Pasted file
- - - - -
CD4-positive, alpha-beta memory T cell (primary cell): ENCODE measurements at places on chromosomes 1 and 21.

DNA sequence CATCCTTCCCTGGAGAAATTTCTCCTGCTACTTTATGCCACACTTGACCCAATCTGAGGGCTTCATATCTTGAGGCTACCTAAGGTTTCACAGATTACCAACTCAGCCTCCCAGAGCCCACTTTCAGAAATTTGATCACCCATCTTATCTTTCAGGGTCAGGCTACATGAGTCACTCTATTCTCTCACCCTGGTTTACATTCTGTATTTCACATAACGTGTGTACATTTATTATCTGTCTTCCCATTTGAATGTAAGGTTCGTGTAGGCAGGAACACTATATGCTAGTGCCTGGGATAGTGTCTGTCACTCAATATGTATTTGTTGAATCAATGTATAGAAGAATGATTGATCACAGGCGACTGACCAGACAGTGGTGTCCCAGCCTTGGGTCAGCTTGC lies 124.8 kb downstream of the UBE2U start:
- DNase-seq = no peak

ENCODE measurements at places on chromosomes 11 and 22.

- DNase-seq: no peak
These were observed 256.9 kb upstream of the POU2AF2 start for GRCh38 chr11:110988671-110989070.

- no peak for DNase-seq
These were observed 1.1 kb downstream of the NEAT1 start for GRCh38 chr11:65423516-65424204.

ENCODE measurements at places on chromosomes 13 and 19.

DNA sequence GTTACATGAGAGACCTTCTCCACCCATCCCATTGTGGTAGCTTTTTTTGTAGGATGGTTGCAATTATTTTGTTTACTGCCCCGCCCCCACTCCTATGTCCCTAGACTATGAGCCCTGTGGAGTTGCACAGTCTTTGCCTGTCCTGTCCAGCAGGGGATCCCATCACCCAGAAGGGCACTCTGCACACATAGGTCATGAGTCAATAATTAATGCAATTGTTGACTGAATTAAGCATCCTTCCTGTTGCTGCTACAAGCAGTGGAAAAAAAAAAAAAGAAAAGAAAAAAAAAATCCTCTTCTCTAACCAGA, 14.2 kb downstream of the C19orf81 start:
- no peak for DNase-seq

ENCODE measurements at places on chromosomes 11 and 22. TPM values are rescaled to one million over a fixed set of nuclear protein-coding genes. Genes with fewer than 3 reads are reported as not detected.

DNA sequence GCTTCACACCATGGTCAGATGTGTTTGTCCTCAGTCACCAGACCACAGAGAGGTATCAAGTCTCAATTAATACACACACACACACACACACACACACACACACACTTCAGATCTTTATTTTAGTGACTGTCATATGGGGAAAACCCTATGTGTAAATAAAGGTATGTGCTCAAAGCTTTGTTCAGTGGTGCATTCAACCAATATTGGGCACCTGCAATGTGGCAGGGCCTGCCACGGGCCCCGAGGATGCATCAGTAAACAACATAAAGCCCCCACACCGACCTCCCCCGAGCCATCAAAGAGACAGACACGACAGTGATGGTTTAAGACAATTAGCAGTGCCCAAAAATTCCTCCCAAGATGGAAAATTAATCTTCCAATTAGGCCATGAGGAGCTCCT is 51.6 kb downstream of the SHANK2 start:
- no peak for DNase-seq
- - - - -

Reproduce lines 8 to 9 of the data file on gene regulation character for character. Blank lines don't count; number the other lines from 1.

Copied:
These were observed 1.1 kb downstream of the NEAT1 start for GRCh38 chr11:65423516-65424204.

ENCODE measurements at places on chromosomes 13 and 19.